Rubble Master plans North American expansion

First published at CONEXPO-CON/AGG - March 13, 2020

Rubble Master-Gerald Hanish 1 lo resRubble Master’s president Gerald Hanisch

Crushing and screening equipment specialist Rubble Master is looking to strengthen its position in North America with the appointment of a general manager for the region, Jackson Macadam, and the establishment of a hub there. The company now has a parts depot in Memphis, Tennessee, and is growing its North American team.

“We formed a platform here over the past 20 years, establishing our brand and becoming one of the players in the industry,” said Rubble Master president Gerald Hanisch. “We see much better potential in the US. With the addition of screens, we can really show the industry that we are there.”

Rubble Master acquired Northern-Ireland screen manufacturer Maximus in 2018, with the intent of growing in the US and Canada. “We are now a full-service provider,” said Jackson, who joined Rubble Master in September 2019 from an international career with Caterpillar, adding: “We have got a lot of work to do.”

Since acquiring Maximus, which is based in Dungannon in Northern Ireland, Rubble Master has changed the production team completely, bringing in a new production manager from Rolls-Royce aero-derivative engines.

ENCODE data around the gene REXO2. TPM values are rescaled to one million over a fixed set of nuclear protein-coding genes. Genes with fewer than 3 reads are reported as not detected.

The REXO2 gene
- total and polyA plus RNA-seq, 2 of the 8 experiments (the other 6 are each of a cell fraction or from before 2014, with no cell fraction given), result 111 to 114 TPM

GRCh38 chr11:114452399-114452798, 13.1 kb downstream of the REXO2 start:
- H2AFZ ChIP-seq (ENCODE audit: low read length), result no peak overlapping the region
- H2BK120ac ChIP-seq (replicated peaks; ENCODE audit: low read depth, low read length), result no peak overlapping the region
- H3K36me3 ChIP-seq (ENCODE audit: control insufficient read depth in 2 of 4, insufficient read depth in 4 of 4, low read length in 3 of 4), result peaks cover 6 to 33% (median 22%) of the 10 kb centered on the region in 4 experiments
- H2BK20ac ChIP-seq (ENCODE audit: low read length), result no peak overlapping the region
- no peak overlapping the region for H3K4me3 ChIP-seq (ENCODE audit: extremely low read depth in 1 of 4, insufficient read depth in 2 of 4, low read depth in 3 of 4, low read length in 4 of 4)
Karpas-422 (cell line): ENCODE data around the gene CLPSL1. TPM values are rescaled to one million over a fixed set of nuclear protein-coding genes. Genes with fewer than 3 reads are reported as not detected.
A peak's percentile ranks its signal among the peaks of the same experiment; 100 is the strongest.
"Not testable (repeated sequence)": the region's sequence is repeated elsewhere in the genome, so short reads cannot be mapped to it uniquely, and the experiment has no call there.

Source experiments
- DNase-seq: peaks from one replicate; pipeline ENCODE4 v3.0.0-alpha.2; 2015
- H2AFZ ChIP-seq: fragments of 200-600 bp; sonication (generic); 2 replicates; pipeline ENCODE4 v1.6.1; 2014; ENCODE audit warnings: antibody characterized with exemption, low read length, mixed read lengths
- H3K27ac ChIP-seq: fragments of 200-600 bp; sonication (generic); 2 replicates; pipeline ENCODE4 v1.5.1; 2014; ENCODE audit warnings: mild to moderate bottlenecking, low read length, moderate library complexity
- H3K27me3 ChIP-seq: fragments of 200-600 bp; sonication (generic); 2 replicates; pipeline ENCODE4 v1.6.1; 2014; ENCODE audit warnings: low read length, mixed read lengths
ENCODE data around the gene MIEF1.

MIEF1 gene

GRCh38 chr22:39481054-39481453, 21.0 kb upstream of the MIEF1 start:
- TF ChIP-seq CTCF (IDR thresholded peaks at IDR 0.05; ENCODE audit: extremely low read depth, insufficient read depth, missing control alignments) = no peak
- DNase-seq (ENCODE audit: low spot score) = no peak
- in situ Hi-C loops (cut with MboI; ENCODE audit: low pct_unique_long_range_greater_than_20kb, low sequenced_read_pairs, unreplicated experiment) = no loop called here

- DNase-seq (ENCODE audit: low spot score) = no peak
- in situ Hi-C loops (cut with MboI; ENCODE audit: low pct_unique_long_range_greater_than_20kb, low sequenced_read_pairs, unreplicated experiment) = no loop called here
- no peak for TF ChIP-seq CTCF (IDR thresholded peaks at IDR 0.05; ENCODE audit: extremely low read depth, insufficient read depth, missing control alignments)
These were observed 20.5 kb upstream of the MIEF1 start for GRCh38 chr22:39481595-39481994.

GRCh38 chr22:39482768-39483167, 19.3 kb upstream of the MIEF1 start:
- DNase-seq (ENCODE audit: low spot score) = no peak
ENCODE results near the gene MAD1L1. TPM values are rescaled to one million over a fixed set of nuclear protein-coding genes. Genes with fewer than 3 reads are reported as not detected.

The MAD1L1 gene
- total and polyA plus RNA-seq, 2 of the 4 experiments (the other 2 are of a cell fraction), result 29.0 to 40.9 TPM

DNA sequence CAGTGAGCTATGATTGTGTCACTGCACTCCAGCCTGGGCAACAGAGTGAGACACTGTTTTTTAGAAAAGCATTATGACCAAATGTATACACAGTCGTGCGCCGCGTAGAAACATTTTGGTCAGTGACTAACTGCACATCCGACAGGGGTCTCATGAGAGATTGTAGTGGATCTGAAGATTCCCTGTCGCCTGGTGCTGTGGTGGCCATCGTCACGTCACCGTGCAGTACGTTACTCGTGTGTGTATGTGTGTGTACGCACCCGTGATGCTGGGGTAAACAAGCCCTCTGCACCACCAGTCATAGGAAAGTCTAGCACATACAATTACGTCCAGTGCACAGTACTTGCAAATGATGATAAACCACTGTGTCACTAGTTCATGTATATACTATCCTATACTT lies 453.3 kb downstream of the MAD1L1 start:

“When Rubble Master took on Maximus, they changed the ethos, the quality of the equipment,” said MacAdam. “The vision is to become a centre of excellence for screens, as Austria is a centre of excellence for crushing.”

One of the first companies to buy a Rubble Master machine 20 years ago, which then went on to become Rubble Master’s first dealer, was Elms Equipment Rental, based in Brawley, California. “They are constantly developing new products and improving the machines,” said Alan D Huber, president of Elms Equipment, of Rubble Master. “The fit and finish of the machine is the best in the world.”

As recycling and the circular economy moves up the agenda in several US states, the market is growing, said Huber, although there are still barriers to overcome. “California likes to think that it’s at the leading edge with recycling, but there has been a lot of resistance, even here, around acceptance of the material and also where you can use the machines.”

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